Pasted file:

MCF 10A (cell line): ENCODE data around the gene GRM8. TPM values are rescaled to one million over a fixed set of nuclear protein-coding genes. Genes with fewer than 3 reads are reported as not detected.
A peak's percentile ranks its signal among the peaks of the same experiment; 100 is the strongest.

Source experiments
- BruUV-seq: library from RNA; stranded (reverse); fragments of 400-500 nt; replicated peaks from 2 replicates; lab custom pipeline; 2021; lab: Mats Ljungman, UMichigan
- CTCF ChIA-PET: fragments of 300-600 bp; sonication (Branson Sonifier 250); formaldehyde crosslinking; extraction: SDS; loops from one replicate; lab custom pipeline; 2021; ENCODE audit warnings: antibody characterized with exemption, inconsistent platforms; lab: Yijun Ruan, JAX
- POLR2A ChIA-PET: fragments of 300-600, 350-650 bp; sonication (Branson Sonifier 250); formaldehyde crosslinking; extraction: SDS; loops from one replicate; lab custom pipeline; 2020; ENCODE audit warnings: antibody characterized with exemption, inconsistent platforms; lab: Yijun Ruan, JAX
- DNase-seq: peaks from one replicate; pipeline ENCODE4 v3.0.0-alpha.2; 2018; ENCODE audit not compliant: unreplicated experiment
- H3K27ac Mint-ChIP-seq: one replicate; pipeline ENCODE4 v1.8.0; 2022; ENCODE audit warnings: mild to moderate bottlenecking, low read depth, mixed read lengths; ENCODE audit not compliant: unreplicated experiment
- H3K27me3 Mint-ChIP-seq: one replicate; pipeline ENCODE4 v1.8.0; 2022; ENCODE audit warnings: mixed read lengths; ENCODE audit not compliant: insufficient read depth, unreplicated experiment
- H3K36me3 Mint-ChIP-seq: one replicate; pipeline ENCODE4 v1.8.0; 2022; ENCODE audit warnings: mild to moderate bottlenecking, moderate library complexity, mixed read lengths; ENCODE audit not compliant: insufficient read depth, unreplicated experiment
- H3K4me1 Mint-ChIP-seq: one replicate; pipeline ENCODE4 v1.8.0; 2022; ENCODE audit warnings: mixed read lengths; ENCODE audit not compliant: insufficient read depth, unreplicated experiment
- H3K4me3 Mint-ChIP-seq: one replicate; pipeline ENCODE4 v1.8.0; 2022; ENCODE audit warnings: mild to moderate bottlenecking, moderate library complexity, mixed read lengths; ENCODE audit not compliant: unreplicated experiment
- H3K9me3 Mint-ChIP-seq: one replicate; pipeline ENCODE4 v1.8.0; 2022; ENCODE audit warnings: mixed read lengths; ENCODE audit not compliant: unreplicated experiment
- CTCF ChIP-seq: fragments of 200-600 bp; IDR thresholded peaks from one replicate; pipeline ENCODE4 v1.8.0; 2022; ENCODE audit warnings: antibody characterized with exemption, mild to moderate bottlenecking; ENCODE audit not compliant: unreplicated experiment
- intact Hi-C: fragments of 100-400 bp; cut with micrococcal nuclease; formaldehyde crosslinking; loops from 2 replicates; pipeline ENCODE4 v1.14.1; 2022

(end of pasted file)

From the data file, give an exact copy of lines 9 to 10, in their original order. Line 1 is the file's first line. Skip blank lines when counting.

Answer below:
- H3K27me3 Mint-ChIP-seq: one replicate; pipeline ENCODE4 v1.8.0; 2022; ENCODE audit warnings: mixed read lengths; ENCODE audit not compliant: insufficient read depth, unreplicated experiment
- H3K36me3 Mint-ChIP-seq: one replicate; pipeline ENCODE4 v1.8.0; 2022; ENCODE audit warnings: mild to moderate bottlenecking, moderate library complexity, mixed read lengths; ENCODE audit not compliant: insufficient read depth, unreplicated experiment